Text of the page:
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John Foxx: The Quiet Man (2009) August 16, 2009

Posted by sjroby in Music.
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John Foxx: The Quiet Man

John Foxx: The Quiet Man

The remarkably productive John Foxx has now had four CD releases this year, and more are expected. The Quiet Man isn’t a conventional musical release, though; it’s somewhere between an ambient music album and an audiobook.

Since early in his solo career Foxx has been writing short, surreal pieces of fiction about the Quiet Man. He’s reportedly been working them into a book, due possibly this year, but in the meantime, he’s recorded a an album of ambient music with Quiet Man texts read by Justin Barton. Foxx himself read part of the material on a previous CD, but apparently felt the anonymity of the Quiet Man character would be aided by having someone with a London accent, rather than Foxx’s northern accent, reading the material.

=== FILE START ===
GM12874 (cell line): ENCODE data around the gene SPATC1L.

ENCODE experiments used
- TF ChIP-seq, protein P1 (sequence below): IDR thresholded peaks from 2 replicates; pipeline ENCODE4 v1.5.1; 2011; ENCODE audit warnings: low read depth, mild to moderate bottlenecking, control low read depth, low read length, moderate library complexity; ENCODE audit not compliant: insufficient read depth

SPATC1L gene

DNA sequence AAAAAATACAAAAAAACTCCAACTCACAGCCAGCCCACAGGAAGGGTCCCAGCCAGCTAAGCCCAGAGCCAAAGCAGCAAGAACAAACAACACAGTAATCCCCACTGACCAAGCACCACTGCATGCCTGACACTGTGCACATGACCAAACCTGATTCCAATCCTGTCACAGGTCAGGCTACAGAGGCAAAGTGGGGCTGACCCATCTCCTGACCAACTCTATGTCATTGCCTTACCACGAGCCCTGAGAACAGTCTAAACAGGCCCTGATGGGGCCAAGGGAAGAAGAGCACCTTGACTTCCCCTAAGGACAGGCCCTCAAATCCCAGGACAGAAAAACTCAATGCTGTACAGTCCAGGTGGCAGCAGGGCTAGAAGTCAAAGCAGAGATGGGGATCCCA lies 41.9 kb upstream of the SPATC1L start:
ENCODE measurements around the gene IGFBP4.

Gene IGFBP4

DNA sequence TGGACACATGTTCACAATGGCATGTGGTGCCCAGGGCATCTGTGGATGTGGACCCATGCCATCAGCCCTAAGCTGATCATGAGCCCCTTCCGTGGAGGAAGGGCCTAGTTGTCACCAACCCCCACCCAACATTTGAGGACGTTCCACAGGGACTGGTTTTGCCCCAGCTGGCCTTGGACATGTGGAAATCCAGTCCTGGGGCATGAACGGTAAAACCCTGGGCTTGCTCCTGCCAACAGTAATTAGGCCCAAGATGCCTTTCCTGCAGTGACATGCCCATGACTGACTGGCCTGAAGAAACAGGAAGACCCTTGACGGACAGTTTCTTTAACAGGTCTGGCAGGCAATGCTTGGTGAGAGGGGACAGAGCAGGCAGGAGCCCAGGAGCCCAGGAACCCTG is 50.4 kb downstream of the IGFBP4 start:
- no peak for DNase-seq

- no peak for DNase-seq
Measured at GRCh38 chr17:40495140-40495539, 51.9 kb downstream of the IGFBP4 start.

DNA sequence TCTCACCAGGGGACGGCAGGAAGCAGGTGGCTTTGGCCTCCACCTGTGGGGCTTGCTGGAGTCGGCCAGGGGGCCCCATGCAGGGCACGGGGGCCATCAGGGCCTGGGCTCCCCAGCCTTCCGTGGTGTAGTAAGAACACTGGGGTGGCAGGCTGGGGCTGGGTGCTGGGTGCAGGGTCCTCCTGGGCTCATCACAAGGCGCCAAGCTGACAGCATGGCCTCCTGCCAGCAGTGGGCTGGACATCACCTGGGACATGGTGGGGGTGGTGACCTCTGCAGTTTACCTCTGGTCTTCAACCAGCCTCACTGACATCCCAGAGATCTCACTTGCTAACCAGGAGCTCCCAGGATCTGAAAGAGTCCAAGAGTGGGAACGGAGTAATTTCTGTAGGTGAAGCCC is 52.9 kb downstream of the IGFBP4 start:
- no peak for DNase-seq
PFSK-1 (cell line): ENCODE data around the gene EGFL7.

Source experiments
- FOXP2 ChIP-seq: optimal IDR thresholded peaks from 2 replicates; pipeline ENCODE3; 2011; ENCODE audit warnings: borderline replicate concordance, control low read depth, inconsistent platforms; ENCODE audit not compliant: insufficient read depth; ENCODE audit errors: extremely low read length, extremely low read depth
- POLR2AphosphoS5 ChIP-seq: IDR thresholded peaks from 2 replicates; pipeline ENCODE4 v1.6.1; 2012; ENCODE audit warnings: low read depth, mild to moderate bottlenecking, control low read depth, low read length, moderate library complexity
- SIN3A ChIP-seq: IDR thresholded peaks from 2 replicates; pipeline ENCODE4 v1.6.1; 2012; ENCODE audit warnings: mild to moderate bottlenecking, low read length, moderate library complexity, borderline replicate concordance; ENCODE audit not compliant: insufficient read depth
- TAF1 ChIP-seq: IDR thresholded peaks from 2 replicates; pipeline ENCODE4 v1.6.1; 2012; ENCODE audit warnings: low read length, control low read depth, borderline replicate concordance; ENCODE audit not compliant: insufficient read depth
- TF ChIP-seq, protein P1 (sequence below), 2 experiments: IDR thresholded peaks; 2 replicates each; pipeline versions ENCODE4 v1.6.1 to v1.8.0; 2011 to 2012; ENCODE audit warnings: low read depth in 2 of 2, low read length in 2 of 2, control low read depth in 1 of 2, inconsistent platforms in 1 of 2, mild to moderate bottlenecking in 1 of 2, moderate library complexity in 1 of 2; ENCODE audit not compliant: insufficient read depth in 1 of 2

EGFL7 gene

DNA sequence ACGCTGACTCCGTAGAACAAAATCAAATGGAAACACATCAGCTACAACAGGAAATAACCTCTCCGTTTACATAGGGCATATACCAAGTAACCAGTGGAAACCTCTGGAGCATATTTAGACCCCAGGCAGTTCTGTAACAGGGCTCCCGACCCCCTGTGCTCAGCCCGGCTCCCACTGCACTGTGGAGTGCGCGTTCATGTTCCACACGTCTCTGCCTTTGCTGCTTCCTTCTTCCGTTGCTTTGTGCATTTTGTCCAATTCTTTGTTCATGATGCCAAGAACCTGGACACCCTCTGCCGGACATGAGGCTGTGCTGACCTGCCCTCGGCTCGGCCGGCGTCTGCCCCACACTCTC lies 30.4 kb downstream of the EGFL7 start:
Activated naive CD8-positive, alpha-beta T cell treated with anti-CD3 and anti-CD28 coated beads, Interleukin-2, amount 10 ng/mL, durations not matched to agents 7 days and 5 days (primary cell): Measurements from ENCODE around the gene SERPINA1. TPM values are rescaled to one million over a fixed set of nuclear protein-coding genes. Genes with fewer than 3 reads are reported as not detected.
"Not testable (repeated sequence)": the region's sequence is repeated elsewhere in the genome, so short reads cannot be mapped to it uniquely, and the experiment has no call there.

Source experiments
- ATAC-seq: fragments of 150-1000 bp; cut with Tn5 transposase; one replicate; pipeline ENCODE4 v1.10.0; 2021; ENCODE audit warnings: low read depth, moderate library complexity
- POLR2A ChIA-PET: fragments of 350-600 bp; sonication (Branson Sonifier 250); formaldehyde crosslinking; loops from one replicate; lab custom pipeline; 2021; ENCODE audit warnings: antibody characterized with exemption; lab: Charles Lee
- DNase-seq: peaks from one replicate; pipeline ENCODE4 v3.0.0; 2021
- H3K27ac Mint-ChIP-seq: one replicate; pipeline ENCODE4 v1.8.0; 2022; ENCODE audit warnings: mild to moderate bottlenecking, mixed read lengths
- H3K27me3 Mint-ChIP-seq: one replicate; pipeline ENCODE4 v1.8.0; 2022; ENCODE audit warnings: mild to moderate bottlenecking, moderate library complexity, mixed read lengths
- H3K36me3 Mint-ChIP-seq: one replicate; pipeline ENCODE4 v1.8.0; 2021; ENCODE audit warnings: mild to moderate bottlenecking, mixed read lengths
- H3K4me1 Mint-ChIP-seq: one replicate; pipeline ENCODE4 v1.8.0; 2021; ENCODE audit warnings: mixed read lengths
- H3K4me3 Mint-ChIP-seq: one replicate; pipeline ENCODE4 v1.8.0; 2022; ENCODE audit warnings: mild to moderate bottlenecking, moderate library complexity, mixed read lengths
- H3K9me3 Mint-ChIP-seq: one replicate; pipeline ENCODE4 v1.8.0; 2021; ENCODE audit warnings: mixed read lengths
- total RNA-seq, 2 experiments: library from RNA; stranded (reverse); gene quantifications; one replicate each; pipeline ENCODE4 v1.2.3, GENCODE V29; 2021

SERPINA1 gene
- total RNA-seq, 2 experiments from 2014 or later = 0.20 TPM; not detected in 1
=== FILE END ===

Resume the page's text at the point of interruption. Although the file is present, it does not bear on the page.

The Quiet Man is an odd album to listen to. You can’t just listen to it as music because the focus of the recording is on the spoken words. But the surreal nature of many of the stories, and the quiet ambient music in the background, make it easy at times to drift away and forget to listen closely enough. I’m tempted to listen to it with a printout of the relevant texts available on the Metamatic website, to focus my concentration and see if there are differences between the written and recorded versions.

If there’s an ideal listener out there who hasn’t yet heard of John Foxx, that person would probably be someone who enjoys reading J.G. Ballard’s short stories while listening to Harold Budd. For people who are already fans, buying it shouldn’t take much thought. As I posted on the Metamatic forum, it’s a remarkable work. The Quiet Man isn’t something new; it’s always been there in the background, little excerpts showing up here and there over the years, but this is the most sustained exposure we’ve had to it yet. Foxx’s lyrics, and the track titles of his instrumental pieces, have always been strongly evocative, instantly generating images in the mind’s eye. The Quiet Man draws those words and images together, linking the seemingly disparate grey concrete world of Metamatic and the lush and verdant world of The Garden, among others, while also giving me a lot of flashbacks to reading JG Ballard, walking alone through unfamiliar cities, being lost in movies…

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